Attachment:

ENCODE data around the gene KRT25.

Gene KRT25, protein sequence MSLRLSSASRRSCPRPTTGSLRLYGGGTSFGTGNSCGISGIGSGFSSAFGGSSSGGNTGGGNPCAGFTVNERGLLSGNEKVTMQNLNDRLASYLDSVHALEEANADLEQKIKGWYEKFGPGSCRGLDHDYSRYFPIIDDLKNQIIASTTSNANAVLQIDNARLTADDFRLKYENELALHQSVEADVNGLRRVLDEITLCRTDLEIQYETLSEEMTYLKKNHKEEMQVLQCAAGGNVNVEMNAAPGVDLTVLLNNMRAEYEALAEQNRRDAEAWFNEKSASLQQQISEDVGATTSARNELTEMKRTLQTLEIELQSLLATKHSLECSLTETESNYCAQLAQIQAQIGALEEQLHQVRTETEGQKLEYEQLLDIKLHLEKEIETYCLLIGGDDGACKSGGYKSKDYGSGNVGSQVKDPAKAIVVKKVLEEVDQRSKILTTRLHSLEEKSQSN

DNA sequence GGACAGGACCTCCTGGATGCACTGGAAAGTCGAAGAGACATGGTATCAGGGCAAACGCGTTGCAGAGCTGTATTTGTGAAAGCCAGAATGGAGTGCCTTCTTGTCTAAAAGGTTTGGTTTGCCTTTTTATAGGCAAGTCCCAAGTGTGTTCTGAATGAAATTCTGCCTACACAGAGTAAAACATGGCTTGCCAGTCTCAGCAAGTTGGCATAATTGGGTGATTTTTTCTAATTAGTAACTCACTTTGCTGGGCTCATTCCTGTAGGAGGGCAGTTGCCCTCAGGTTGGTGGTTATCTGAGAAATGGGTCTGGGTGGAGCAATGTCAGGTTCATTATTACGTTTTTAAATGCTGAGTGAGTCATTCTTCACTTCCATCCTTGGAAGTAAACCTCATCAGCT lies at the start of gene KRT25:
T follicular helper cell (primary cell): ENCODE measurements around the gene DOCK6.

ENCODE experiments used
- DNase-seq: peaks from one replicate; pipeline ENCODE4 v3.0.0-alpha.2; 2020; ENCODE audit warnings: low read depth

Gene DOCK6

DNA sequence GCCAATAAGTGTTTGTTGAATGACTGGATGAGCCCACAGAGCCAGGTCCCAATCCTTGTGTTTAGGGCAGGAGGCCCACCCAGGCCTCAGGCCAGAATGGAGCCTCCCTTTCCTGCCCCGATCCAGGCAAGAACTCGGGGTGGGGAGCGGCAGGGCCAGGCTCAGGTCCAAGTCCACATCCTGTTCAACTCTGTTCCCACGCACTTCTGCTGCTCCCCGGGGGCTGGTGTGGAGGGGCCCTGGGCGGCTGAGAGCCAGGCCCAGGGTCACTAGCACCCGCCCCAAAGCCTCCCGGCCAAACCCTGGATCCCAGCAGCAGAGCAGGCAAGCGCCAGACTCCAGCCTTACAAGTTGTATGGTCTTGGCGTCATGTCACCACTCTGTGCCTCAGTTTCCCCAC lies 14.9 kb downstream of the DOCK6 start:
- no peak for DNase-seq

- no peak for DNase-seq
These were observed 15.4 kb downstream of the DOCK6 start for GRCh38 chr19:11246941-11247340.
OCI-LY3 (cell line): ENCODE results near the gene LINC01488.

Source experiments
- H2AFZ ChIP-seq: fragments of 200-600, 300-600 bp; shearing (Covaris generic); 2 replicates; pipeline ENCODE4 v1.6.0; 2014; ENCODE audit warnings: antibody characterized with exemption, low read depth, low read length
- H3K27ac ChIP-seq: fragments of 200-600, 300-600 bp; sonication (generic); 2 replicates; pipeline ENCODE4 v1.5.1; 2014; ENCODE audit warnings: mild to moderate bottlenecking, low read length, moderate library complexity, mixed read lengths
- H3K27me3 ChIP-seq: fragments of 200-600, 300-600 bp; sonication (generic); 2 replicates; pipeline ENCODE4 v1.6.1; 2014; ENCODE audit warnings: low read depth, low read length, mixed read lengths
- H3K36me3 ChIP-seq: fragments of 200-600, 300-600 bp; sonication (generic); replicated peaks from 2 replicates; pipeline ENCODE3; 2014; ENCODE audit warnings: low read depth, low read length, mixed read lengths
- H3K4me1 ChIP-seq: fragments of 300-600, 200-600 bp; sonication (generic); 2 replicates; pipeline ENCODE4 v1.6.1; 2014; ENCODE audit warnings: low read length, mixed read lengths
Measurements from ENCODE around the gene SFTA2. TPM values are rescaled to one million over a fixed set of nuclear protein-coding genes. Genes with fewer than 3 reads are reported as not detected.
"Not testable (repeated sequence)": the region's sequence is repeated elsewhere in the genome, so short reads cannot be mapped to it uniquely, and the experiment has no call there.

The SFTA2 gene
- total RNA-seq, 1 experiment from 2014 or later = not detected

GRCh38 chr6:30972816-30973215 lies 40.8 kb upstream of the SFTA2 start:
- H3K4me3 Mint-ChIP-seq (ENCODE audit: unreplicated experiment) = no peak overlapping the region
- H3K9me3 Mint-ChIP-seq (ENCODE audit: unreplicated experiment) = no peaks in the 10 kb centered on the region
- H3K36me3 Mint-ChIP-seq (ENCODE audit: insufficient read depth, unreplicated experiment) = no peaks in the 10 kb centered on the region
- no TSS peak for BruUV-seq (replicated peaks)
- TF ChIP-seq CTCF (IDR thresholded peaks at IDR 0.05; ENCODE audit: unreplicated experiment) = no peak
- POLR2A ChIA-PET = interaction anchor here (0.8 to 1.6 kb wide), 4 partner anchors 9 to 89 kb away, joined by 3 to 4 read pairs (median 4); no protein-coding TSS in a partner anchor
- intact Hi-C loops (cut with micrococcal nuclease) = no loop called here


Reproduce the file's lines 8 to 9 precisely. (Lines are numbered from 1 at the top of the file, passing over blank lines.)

DNA sequence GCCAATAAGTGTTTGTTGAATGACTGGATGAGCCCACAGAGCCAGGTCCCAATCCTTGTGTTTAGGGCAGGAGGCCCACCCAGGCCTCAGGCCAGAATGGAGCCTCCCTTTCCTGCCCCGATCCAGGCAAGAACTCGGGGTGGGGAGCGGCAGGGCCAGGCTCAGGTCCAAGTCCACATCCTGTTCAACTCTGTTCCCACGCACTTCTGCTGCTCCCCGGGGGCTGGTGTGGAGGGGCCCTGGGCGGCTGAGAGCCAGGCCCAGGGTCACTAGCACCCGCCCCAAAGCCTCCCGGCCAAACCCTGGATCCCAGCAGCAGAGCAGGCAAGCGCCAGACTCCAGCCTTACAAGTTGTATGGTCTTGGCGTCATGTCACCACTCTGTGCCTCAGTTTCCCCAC lies 14.9 kb downstream of the DOCK6 start:
- no peak for DNase-seq